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Metro might put showers in some train stations for LA’s homeless: ‘It’s a humanitarian issue’

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The mobile showers would roll out first in North Hollywood and Westlake

The plaza of the North Hollywood Metro station in North Hollywood.
The plaza of the North Hollywood Metro station in North Hollywood.
Downtowngal via Wikipedia Commons

To promote hygiene and quell the spread of infectious diseases among LA’s growing homeless population, Metro is considering putting showers and bathrooms in or near some of its 93 train stations.

Metro’s Board of Directors unanimously approved a motion Thursday calling for a detailed plan of action to pilot a hygiene and mobile shower program.

“A shower might just give someone that confident feeling they need. They might be taking the bus or train to go to a job interview,” said Metro director and county supervisor Janice Hahn.

The plan is due in four months, meaning details are scarce right now. But the motion notes that the program would roll out first at the North Hollywood and Westlake/MacArthur Park stations.

According to Metro director and Los Angeles County supervisor Hilda Solis, there is only one public restroom across Metro’s entire system; it’s at the Silver Line’s El Monte station.

Spearheaded by Solis, the motion follows a similar program developed by the county Board of Supervisors earlier this year. In February, the county kicked off a mobile-shower pilot program in East Pasadena and South El Monte.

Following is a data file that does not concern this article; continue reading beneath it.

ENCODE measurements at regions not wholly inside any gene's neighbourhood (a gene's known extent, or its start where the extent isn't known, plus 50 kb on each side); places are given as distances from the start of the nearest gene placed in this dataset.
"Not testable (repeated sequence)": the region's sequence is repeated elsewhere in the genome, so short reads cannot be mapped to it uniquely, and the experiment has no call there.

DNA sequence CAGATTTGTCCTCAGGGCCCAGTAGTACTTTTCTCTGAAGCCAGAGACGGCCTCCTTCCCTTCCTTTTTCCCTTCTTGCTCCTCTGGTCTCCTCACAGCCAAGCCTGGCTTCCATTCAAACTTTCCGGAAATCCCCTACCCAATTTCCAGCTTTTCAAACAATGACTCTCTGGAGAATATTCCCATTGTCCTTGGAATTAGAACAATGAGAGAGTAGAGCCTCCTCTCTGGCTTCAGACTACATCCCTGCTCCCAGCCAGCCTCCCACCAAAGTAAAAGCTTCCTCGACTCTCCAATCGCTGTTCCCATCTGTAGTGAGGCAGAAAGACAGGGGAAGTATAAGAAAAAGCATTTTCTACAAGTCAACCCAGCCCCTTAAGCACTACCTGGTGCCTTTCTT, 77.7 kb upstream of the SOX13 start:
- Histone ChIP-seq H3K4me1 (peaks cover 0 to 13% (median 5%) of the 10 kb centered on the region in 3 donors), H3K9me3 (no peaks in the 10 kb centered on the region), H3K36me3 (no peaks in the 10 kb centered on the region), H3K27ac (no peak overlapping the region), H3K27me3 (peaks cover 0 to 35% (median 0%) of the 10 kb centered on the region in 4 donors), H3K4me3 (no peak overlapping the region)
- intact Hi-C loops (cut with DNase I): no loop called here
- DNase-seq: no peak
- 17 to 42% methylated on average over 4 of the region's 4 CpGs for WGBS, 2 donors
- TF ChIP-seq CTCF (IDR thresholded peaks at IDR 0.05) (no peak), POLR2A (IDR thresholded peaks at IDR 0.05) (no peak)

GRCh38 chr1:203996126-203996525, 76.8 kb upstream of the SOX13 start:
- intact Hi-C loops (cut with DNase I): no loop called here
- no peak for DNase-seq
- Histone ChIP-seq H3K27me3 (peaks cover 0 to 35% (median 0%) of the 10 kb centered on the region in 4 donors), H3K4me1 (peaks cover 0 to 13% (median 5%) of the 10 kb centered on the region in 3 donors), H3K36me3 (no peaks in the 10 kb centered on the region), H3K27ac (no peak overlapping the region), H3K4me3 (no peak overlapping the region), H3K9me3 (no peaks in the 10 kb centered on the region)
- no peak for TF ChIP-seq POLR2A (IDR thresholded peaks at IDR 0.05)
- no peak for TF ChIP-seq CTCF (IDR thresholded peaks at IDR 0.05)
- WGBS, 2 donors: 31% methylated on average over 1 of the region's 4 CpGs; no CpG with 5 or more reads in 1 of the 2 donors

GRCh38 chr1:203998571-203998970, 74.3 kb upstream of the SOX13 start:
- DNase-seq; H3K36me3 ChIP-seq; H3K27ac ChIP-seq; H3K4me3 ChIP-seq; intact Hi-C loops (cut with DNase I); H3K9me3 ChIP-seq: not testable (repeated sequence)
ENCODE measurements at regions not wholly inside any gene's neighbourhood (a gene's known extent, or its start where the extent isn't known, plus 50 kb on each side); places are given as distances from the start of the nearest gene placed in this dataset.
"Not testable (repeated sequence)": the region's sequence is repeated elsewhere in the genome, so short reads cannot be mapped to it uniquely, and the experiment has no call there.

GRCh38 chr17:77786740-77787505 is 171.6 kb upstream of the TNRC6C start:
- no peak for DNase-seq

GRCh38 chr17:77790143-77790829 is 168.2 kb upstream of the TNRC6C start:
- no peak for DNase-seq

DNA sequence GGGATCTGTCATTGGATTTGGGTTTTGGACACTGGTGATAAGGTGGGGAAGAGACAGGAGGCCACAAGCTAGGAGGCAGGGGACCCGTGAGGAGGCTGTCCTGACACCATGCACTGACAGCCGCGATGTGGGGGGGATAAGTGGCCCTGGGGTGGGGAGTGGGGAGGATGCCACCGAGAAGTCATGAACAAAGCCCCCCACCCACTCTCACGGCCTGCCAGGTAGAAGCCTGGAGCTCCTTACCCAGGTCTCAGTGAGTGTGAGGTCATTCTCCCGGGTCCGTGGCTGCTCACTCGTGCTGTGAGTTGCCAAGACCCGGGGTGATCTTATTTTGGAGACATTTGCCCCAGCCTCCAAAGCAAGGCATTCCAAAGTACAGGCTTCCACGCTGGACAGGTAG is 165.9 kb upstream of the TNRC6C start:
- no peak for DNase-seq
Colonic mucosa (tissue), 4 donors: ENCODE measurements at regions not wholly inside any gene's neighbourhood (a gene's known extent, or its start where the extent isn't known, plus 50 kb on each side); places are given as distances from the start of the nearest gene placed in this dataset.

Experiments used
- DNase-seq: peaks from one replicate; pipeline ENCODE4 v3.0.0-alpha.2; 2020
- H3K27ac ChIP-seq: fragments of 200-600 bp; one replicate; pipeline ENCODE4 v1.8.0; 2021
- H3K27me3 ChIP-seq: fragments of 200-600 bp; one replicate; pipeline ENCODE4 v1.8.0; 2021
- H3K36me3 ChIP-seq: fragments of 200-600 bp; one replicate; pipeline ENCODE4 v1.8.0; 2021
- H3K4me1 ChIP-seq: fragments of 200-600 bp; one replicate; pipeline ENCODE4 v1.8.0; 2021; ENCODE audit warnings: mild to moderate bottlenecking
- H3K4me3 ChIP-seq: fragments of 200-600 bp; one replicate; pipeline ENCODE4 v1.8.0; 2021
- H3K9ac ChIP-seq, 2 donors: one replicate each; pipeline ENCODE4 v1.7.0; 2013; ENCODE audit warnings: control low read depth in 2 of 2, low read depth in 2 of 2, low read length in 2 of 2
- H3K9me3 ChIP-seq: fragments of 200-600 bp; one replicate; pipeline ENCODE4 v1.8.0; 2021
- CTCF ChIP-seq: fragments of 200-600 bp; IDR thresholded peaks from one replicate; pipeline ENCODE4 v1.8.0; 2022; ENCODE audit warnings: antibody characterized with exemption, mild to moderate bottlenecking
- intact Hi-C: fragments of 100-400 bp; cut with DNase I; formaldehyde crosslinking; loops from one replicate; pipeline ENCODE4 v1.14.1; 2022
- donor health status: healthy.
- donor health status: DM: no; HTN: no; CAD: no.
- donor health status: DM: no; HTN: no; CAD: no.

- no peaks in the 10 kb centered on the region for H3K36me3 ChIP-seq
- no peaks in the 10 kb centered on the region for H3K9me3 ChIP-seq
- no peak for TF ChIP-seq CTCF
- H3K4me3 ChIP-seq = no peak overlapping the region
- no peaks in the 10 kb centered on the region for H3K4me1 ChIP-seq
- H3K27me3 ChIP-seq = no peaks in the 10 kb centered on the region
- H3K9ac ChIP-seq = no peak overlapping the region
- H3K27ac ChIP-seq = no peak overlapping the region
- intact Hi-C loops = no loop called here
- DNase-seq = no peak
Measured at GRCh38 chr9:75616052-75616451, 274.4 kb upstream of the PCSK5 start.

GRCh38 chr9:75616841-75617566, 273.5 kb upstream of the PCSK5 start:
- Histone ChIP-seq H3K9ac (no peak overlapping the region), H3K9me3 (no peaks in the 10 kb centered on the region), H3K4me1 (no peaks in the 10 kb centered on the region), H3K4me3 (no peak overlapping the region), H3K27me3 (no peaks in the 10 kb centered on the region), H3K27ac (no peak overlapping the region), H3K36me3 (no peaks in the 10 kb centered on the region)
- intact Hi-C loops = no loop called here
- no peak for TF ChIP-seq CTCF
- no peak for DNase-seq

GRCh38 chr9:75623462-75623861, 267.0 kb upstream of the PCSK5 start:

The Metro motion follows in the county’s footsteps, and emphasizes coordination across several agencies, including the Los Angeles Homeless Services Authority.

It also includes a provision to begin studying a long-term plan for to incorporate public restrooms at all new rail stations.

“It’s a humanitarian issue in my opinion,” Solis said.

Inglewood Mayor James Butts was the only board member to speak against the proposal, saying showers and bathrooms might end up attracting homeless residents.

“I’m concerned that, without careful thought, we’ll impact the main business that we’re in. And the main business that we’re in is to increase ridership,” said Butts. “Showers should be where the people who will use them are, as oppose to having the expectation that people are going to come to a Metro station and use the shower before they ride the trains. I don’t think that’s realistic.”

But Solis said homeless residents are already using Metro, to the point of discouraging other potential riders from boarding.

“I’m not merely saying that everyone deserves a shower, but I think once sanitation services are provided, that actually provides more safety and dignity not just for the person who’s impacted, but also for people who pass them and walk onto our rail system and our buses,” she said. “It’s high-time that we start thinking a little bit beyond just what services we’ve provided in the past. These individuals do ride our system.”

Aside from basic hygiene, one of the aims of the Metro service would be to help connect LA’s homeless to services offered by local governments and their partners, according to Solis’ office.

Metro director Mike Bonin, a Los Angeles City Councilmember, said it could be transformative for someone living on the streets to be able to shower or “to have a place other than an alleyway or behind a bush to use the bathroom.”

“What I have seen... is the opportunity to take a shower, to feel better about yourself and feel cleaner, is a great opportunity for first contact with case management,” he said.